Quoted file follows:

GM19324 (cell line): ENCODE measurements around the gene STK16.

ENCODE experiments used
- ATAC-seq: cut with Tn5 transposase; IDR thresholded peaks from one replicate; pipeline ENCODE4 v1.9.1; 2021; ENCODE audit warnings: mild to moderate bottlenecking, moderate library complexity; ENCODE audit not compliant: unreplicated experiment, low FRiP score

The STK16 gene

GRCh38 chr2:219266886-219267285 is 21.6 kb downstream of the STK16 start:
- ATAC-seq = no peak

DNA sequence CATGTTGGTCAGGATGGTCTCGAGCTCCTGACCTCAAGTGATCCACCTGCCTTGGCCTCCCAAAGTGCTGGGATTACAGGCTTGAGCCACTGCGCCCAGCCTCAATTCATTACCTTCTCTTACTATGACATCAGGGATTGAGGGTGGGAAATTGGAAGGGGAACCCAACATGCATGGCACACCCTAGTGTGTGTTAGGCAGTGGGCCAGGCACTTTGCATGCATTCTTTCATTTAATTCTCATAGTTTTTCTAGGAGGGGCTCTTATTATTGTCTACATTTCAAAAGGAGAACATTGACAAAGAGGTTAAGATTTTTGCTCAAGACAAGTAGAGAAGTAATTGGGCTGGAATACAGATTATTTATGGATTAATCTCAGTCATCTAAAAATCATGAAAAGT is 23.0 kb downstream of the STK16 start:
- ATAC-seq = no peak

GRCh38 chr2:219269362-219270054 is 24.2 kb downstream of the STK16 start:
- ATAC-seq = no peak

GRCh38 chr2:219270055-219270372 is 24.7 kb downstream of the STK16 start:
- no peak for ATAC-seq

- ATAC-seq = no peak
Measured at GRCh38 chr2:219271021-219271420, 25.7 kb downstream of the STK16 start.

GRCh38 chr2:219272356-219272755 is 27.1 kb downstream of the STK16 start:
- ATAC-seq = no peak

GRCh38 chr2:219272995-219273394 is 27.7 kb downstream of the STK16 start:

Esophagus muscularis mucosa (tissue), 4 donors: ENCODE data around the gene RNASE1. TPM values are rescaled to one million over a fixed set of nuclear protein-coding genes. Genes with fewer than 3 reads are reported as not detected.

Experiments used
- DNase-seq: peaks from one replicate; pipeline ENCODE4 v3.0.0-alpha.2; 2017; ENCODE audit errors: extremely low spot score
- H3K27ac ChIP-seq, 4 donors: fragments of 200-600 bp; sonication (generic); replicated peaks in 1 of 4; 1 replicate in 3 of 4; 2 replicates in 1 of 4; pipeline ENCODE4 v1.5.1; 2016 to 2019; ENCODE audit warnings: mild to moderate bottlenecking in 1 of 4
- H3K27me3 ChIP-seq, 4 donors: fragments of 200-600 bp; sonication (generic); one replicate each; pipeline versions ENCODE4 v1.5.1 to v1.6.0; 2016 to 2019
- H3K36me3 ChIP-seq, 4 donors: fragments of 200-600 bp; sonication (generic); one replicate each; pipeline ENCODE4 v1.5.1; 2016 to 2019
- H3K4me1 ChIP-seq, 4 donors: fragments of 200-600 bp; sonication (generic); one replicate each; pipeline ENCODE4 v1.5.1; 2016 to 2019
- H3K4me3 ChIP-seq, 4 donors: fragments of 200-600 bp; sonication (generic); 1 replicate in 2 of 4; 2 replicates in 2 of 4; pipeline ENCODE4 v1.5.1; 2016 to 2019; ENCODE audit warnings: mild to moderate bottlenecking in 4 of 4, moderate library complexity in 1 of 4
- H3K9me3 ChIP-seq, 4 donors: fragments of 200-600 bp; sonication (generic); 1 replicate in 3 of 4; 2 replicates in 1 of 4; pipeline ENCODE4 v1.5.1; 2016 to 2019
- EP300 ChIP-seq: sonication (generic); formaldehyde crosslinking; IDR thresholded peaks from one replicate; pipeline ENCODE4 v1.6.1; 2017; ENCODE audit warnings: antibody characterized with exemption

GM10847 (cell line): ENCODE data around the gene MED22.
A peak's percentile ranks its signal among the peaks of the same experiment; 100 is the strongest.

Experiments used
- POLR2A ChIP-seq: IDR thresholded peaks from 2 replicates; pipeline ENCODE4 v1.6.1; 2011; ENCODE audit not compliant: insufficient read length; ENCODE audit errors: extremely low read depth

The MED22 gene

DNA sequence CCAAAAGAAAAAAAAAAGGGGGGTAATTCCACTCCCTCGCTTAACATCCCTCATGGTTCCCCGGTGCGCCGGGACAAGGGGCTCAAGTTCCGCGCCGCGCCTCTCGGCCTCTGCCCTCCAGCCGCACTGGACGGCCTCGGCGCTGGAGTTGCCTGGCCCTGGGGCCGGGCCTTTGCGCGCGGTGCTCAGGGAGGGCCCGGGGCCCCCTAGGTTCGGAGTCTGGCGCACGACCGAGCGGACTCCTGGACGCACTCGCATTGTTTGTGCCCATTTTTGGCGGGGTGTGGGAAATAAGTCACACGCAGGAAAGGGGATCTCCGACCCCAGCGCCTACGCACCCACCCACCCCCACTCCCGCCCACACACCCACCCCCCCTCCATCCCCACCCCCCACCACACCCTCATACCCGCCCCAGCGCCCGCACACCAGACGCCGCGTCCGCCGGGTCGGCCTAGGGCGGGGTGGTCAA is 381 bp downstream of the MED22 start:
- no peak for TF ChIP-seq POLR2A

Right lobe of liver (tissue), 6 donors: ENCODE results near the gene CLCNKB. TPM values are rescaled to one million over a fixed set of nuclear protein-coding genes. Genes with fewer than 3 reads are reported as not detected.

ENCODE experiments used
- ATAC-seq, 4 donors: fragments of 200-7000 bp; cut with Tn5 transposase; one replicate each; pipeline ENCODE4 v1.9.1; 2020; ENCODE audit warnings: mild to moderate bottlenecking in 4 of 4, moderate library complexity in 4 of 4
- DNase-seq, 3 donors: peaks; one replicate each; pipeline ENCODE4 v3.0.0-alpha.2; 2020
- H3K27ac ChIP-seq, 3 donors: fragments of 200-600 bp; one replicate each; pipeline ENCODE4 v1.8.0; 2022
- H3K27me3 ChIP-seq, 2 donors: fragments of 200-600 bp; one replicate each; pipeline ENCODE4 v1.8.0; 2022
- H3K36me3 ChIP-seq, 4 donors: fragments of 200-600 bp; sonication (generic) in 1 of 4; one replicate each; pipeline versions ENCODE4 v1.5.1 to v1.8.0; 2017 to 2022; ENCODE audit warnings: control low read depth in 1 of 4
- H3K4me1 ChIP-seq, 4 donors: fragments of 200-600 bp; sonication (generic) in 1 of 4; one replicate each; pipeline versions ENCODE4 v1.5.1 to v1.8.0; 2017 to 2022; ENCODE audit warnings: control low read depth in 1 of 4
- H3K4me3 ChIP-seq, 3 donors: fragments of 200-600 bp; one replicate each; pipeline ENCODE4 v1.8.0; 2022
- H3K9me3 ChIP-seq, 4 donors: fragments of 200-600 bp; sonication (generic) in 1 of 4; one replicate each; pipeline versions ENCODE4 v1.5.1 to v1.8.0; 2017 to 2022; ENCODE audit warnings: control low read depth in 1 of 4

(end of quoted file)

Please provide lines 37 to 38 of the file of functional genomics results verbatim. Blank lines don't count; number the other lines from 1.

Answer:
- ATAC-seq, 4 donors: fragments of 200-7000 bp; cut with Tn5 transposase; one replicate each; pipeline ENCODE4 v1.9.1; 2020; ENCODE audit warnings: mild to moderate bottlenecking in 4 of 4, moderate library complexity in 4 of 4
- DNase-seq, 3 donors: peaks; one replicate each; pipeline ENCODE4 v3.0.0-alpha.2; 2020